There IS some character to it though. Most interesting is the random (read: wholly out of place) message on the blackboard concerning color film deterioration and “how it affects society”, which would just be wholly baffling unless you knew that director Richard Haines is something of an authority on the matter, having written a book on Technicolor films (the dye transfer Technicolor process does not fade over time as other films do – if you’ve ever gone to see a revival screening and the print looked pink, it’s because of fading). So I like that he threw that little background detail in for folks that were paying attention. I was also amused by the lazy kids in the class, one of whom asks if one of the recent deaths meant that they didn’t have to pass in their homework that day. The kids also have pretty good chemistry, though the fact that most of them had never been in a film before (and haven’t since) makes me wonder if the director didn’t just hire an actual group of friends.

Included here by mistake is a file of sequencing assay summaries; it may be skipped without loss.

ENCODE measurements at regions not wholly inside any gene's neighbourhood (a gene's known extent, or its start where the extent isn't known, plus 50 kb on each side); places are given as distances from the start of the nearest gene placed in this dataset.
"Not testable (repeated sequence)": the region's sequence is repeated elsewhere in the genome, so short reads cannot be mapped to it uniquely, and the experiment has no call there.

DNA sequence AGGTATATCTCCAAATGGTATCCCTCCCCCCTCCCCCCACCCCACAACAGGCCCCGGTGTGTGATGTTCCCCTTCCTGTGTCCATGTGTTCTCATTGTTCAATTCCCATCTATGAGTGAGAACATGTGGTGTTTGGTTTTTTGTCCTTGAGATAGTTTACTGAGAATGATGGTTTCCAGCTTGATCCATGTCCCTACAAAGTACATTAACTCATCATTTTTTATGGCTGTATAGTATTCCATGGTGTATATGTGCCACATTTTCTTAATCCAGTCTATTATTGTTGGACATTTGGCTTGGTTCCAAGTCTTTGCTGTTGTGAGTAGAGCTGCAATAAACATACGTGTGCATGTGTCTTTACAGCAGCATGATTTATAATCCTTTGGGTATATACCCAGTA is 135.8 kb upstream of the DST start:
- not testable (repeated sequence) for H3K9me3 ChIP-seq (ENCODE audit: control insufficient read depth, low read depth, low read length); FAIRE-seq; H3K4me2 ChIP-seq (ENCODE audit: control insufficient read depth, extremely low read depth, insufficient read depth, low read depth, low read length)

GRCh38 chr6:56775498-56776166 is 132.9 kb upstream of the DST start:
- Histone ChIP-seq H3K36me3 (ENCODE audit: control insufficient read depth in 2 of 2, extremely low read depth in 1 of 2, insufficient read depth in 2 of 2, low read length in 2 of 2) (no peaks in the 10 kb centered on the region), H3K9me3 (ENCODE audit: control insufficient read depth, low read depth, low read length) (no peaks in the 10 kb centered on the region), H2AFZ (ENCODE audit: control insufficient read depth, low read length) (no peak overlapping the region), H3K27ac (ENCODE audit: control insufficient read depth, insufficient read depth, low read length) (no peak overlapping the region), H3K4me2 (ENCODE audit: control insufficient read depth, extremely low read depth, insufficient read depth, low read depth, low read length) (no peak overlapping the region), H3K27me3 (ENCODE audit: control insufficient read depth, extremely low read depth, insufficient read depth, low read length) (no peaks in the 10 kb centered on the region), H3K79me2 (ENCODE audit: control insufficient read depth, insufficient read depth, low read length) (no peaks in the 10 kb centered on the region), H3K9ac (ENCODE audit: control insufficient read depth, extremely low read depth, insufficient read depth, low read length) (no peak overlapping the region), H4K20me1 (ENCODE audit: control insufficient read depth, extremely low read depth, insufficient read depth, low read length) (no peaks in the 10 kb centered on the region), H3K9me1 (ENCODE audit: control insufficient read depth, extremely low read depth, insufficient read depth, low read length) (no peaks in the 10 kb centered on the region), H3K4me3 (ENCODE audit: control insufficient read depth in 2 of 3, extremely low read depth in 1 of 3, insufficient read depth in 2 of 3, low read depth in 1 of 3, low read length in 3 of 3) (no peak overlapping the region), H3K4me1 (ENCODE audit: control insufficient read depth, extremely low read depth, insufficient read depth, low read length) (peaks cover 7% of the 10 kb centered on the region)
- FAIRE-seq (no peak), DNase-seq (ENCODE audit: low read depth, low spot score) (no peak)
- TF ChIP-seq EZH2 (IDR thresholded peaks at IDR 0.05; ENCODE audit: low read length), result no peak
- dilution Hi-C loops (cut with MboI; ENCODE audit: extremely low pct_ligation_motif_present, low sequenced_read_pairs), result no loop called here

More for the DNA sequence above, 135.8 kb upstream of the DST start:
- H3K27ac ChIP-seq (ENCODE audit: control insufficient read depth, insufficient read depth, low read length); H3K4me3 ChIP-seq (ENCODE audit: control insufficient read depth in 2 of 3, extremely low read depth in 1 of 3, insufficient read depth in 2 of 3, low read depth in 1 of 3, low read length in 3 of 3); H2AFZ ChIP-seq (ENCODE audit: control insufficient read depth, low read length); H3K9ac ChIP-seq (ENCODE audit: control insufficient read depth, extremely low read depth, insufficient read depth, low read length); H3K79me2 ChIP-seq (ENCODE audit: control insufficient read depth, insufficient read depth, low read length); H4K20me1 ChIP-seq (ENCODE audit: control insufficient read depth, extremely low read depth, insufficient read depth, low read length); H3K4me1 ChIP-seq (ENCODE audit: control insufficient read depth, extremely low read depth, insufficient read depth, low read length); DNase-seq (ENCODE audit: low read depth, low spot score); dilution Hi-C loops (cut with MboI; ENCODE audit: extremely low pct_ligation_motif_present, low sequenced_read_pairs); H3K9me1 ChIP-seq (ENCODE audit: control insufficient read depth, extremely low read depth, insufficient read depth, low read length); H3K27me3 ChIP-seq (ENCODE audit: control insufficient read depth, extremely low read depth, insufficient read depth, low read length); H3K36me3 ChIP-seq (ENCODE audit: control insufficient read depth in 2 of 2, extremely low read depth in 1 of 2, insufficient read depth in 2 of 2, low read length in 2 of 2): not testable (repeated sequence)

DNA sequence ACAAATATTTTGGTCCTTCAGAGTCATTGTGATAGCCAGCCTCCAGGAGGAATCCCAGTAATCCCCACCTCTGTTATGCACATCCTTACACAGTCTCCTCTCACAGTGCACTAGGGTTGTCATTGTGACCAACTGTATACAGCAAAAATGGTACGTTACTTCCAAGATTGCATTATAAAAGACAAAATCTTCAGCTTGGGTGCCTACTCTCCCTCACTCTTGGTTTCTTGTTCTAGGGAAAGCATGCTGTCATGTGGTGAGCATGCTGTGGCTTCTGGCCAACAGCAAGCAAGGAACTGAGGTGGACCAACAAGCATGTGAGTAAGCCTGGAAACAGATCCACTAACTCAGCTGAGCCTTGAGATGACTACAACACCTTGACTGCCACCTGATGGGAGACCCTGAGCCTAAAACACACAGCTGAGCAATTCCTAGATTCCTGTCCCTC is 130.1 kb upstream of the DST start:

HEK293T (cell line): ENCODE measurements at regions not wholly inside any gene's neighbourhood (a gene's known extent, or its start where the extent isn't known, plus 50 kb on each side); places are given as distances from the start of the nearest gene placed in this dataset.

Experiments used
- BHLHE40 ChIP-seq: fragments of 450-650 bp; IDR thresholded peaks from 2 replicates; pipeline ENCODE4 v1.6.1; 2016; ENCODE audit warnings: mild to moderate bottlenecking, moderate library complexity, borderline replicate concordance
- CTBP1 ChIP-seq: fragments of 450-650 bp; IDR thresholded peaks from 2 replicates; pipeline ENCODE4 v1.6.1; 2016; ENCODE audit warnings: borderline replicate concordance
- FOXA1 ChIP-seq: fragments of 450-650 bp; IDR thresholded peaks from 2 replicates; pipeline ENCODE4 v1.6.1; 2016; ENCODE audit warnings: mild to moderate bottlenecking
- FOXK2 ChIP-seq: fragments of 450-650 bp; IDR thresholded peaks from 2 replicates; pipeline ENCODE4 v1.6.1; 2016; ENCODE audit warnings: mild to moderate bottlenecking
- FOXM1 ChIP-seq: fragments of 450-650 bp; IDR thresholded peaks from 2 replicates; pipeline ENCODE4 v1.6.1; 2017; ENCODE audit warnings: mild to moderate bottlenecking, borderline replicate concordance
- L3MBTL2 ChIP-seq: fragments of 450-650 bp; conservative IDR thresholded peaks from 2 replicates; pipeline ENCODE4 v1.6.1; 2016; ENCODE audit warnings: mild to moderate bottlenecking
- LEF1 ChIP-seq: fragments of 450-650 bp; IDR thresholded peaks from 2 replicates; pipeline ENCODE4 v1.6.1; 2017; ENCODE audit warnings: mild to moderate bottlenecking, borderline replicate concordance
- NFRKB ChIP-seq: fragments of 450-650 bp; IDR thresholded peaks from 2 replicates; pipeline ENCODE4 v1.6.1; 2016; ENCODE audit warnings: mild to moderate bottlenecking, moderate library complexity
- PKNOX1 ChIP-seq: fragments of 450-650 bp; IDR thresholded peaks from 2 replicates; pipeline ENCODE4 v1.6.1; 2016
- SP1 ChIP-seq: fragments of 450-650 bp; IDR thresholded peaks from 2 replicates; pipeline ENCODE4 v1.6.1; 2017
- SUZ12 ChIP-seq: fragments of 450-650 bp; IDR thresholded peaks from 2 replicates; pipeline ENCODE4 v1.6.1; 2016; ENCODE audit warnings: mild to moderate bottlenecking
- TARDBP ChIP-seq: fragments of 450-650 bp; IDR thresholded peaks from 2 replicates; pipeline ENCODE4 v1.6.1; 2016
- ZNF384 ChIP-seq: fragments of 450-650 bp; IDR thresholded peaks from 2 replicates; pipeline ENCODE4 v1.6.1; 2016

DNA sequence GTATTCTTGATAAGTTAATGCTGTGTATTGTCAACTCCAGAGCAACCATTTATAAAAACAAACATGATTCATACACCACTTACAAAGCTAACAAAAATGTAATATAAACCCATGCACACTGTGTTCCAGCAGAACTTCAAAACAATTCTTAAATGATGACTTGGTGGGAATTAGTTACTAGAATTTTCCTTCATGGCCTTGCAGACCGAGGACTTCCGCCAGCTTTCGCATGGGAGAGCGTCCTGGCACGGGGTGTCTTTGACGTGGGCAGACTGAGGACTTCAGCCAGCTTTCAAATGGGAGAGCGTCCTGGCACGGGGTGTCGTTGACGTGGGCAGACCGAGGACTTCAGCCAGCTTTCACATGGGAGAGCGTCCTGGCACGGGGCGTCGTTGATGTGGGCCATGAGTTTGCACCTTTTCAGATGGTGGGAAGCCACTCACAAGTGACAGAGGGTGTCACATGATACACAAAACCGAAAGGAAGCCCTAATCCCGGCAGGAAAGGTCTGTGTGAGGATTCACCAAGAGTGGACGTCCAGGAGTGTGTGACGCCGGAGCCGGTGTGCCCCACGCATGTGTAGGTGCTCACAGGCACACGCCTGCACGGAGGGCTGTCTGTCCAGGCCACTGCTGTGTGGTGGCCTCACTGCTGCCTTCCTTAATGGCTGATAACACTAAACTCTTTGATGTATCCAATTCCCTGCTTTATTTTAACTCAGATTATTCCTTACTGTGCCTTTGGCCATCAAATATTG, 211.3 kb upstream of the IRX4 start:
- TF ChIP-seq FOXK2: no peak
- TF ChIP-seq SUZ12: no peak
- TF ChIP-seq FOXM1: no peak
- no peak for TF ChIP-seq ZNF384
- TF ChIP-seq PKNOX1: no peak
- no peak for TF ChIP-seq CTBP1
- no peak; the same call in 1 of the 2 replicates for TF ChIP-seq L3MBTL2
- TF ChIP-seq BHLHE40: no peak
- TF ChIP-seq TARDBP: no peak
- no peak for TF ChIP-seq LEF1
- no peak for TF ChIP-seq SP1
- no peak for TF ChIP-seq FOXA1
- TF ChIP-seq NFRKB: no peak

Oh, and it’s only 78 minutes long, so even though the body count is rather low for a slasher around this time (only 7 I think?), the pacing doesn’t get too sluggish, though I was starting to get tired of seeing this damn hallway (where nothing much ever happens):
The disc’s only extras are two trailers, which again spoil the killer’s identity for those 2-3 people who weren’t able to figure it out on their own, as well as pretty much every kill. But it’s worth watching for the amazing tagline: “Enroll now in a theater near you and earn a higher degree in blood dripping terror!” That’s what I hate about modern trailers; there’s no hucksterism or corniness to them anymore. Everyone takes shit too seriously nowadays.
And at long last, I can sleep eas- oh wait, I still don’t know what that werewolf movie was! To Twitter!!!
What say you?